Siegmar's Day



     Things were easier for me at school, which I enjoyed greatly. We learned about Germany and the war and were taught that everyone in our country must be strong and supportive of our brave soldiers. I especially liked the plane spotting class. We studied charts of the different aircraft that our pilots and the enemy flew. The Americans mainly used B-17 bombers and Mustang fighters. The English equivalents were Lancasters and Spitfires. Our planes were Junkers and Messerschmitts. We were to report any Allied planes seen as soon as possible to the police. My best friend, Peter, and I had the highest grades and were awarded small binoculars to help identify them.      


     As I dressed that Friday, I was allowed to wear my new German Youth uniform of a brown shirt with black pants. My mother helped to roll my black neckerchief and fastened it under my collar with a wooden ring. Even though it was a cold morning, I took my coat off a street or two from home and carried it under my left arm as I strutted to my school down the main street of my home town of Eutingen, past the church, city hall and the bakery. I was certainly quite a sight with my turned up nose, glossy black shoes and swinging right arm. Giving a nod of my head to anyone who stared, I was thrilled to be noticed.


     The school day seemed endless, but eventually everyone was called into the gymnasium for the ceremony inducting the new recruits into the German Youth. There were only four of us that afternoon who stood at attention, took the oath of loyalty to our Führer and Fatherland and saluted our banner. Although not the tallest, I was determined that I would be the best.


     The local director of the organization was present to offer his congratulations on our initiation. He made a short speech and then had us individually walk over to accept his handshake. I was the lone recruit to goose-step across the stage. I took his smile to mean that he was impressed, but it was more probable that my performance just amused him.


     After school let out, Peter and I walked back home along the Enz river, which began in the mountains of the Black Forest, flowed through the nearby city of Pforzheim and continued past our town. We threw rocks at the pieces of ice floating by and crowed when we hit one. In high spirits, we raced each other up the ridge behind the town to our house, which was one of the plainer in the neighborhood. It was square and made from cinder blocks, covered with stucco and painted beige, but my father used to say that he built it for the ages. It was divided into two apartments, upstairs and downstairs. The rental of one apartment helped to pay for the cost of the entire house as was usually the custom at the time. Peter’s family lived downstairs. There was a good sized yard in the rear, which made it possible to plant some vegetables and keep our chicken coop.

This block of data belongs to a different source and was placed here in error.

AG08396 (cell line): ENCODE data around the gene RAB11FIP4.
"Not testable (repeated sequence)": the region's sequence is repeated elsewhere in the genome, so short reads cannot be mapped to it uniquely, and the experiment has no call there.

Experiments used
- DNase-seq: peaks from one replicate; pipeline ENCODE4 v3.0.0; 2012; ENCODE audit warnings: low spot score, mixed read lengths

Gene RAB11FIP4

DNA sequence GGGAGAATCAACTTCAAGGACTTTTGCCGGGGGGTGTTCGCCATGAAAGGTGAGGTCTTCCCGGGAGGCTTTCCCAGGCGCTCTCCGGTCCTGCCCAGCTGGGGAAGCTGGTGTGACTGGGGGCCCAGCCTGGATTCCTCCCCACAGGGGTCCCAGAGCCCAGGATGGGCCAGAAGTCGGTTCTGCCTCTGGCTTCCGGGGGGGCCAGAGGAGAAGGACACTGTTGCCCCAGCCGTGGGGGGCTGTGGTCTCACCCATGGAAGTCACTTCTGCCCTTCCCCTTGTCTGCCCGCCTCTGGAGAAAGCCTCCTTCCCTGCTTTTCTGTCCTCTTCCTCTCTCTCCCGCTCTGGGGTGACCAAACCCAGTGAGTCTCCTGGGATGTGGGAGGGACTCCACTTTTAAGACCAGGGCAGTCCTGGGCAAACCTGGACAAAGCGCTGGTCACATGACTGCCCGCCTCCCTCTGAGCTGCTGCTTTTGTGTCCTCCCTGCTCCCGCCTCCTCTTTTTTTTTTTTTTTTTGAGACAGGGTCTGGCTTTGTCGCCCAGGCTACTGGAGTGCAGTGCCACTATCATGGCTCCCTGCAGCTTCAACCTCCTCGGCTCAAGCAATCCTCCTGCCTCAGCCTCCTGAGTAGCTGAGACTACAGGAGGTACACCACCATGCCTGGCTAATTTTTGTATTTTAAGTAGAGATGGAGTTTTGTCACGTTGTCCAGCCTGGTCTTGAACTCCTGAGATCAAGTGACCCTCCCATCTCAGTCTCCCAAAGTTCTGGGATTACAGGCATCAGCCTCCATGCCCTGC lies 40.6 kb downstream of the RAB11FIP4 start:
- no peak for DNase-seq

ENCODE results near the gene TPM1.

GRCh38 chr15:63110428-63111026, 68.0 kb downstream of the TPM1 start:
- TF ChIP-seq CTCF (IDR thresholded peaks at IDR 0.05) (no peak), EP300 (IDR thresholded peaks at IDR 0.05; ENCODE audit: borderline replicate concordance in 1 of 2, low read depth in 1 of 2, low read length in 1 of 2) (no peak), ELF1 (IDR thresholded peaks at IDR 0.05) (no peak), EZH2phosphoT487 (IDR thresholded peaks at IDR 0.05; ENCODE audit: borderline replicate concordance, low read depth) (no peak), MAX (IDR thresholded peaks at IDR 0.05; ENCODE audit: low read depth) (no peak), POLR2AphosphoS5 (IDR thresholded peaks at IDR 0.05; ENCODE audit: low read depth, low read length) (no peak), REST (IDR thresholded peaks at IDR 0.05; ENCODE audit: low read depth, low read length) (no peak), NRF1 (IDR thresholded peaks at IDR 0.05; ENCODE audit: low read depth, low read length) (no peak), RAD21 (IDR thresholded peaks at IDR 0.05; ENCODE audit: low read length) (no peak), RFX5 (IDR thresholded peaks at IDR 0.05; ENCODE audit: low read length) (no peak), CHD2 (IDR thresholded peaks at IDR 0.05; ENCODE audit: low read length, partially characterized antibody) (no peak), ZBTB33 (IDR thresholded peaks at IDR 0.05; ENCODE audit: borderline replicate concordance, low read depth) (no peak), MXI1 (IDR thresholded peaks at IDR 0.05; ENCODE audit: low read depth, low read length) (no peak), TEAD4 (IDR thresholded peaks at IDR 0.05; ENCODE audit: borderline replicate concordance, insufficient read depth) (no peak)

I heard the music as soon we entered the vestibule and knew that my sixteen year old sister, Erika, was already home, which was a blow to my good mood. I climbed the stairs, entered the door of our apartment and saw her bouncing around the kitchen  while listening to a jazz band playing on an American military radio station.


     “You look like an idiot, dancing to that jungle music.” was my greeting.


     “I don’t look as stupid as you do in your new uniform”, she answered.


     I ran over and turned off the receiver. “We’re not supposed to listen to the Americans. All they do is lie. You’ll get us into trouble.”


     “You don’t know what trouble is, you little fart. When the Amis get here, you better not be caught running around in that outfit. Although I think that Mutti will burn it before they arrive.”


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